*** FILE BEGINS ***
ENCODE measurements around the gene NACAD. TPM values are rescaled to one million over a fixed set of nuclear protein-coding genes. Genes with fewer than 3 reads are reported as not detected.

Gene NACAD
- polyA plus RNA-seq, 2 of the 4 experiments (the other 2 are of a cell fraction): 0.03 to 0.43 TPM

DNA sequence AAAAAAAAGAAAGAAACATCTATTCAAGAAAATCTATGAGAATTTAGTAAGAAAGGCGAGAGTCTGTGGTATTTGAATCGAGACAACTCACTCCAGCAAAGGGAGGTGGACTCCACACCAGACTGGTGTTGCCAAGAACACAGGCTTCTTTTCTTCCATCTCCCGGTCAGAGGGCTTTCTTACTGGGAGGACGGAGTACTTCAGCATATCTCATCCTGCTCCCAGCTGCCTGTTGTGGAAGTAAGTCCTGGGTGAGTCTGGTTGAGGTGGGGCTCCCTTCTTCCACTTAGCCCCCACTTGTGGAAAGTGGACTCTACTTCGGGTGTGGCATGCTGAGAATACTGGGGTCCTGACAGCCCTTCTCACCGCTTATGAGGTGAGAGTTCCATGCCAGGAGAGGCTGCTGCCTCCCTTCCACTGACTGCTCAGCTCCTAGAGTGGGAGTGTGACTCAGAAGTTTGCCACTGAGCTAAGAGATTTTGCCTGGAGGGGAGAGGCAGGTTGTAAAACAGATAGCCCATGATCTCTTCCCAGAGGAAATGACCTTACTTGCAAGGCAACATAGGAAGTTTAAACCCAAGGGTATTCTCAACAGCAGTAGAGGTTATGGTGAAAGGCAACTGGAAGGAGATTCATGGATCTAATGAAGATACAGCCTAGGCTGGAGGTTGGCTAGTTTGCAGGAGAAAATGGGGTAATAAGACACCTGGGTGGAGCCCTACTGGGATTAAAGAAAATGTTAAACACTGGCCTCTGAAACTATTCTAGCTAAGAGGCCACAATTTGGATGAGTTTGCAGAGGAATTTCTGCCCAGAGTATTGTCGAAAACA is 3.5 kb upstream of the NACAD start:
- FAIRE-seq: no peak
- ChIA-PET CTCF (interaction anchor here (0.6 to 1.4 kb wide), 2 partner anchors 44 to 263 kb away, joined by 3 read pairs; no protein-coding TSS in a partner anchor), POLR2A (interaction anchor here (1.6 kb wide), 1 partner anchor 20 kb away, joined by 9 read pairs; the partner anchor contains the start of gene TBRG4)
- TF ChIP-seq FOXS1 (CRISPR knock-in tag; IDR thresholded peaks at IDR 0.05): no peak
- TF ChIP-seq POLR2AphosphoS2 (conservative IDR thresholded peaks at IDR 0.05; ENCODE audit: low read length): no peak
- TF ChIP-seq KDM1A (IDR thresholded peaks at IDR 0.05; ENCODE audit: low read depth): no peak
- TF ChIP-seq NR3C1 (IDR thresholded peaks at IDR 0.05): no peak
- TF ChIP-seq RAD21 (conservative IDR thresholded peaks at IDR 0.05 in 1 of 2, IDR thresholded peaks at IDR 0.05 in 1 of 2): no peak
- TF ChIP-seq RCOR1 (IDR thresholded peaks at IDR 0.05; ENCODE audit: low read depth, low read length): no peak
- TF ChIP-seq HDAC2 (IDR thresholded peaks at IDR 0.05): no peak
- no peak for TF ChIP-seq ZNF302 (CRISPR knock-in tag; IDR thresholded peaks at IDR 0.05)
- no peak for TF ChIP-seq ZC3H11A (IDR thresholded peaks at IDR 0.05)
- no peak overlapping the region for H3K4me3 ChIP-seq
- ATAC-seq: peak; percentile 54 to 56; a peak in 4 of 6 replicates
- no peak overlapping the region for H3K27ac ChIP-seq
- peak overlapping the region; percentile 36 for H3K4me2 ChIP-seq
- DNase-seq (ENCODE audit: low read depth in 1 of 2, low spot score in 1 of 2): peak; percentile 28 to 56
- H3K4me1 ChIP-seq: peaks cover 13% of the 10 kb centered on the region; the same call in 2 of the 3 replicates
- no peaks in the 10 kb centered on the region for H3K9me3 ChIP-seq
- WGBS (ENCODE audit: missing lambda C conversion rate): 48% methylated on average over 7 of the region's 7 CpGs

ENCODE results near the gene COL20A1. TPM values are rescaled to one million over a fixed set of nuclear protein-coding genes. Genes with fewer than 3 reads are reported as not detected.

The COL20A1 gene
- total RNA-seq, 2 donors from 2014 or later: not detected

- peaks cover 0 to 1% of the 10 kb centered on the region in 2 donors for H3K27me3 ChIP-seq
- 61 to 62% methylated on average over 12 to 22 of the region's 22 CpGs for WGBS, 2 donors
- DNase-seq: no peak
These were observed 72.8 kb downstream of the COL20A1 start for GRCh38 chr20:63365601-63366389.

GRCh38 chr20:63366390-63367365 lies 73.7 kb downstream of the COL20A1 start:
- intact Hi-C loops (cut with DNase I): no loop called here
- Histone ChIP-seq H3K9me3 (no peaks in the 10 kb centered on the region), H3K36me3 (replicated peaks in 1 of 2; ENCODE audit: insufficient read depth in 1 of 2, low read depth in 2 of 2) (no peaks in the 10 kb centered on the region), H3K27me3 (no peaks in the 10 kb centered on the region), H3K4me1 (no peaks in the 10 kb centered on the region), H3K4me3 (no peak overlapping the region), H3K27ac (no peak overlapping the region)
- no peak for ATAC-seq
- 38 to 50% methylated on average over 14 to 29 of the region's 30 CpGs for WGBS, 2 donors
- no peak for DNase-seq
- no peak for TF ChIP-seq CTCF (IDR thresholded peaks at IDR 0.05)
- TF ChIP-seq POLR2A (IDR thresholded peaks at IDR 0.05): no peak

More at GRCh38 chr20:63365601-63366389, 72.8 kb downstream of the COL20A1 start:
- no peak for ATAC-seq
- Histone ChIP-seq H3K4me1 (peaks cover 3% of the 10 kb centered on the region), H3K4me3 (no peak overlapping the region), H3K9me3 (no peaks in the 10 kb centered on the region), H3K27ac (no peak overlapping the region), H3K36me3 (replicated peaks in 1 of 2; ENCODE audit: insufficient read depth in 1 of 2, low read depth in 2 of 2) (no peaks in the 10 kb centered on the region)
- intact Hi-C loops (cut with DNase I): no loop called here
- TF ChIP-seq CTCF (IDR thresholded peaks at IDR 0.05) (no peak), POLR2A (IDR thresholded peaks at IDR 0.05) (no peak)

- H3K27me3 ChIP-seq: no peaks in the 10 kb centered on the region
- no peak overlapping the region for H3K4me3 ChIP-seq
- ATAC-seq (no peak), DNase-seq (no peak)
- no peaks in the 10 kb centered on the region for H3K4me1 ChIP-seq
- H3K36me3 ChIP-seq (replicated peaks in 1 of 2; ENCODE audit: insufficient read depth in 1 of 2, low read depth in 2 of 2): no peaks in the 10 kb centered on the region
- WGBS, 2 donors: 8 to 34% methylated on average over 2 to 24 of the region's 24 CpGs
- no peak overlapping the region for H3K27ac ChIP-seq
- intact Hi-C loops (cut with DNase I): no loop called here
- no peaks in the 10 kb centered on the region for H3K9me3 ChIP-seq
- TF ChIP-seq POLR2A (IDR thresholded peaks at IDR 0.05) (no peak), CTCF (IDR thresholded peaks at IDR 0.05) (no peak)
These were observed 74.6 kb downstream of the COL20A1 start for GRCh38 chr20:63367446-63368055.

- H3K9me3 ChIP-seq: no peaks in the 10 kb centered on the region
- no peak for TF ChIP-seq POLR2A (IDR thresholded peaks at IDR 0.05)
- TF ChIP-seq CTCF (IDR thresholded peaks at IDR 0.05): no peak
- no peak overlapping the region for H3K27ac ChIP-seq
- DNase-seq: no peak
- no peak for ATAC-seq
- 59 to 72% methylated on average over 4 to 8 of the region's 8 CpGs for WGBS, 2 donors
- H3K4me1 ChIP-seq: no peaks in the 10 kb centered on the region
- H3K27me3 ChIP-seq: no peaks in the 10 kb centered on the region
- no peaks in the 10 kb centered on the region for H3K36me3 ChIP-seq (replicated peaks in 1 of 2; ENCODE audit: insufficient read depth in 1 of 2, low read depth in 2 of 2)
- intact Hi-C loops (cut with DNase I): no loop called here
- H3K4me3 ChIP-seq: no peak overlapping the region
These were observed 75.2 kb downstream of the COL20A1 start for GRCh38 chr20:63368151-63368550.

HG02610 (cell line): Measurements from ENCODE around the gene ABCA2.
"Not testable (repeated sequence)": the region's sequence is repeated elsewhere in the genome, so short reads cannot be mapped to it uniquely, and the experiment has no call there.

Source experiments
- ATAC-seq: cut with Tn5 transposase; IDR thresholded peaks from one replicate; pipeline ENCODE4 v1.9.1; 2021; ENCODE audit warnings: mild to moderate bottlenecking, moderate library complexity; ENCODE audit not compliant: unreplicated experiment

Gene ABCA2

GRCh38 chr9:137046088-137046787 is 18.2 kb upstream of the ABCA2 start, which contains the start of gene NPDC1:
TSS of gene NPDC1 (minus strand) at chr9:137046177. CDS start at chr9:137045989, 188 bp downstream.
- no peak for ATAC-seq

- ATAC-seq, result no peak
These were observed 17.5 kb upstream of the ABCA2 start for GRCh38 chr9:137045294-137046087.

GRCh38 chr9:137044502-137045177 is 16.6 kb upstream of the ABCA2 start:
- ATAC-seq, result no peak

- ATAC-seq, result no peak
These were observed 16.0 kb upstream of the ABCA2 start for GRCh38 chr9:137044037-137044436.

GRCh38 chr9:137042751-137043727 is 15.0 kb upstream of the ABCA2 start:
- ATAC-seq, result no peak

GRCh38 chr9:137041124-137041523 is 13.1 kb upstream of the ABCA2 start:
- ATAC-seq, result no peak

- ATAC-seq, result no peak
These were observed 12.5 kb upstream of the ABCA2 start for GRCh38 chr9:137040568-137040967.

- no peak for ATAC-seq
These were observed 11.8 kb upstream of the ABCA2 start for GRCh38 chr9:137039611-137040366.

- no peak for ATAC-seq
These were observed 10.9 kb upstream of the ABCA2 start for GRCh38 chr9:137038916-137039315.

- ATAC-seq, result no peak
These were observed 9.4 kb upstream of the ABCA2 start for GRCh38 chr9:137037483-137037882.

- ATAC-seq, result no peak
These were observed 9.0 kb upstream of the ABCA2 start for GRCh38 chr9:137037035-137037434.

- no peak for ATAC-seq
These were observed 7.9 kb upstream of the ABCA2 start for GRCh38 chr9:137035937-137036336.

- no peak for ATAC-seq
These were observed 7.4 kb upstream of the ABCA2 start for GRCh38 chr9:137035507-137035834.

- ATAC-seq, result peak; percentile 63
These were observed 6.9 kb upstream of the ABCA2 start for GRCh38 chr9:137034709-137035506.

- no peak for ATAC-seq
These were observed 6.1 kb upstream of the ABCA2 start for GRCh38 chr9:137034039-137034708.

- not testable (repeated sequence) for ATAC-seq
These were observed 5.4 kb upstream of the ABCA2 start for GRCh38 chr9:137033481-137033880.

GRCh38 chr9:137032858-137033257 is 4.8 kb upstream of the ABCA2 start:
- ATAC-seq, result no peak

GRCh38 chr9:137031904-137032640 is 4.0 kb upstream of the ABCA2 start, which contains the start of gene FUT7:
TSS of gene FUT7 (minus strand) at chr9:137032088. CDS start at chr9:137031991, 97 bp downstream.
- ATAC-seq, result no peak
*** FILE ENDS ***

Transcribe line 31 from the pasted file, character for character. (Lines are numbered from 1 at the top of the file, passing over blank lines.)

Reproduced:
GRCh38 chr20:63366390-63367365 lies 73.7 kb downstream of the COL20A1 start: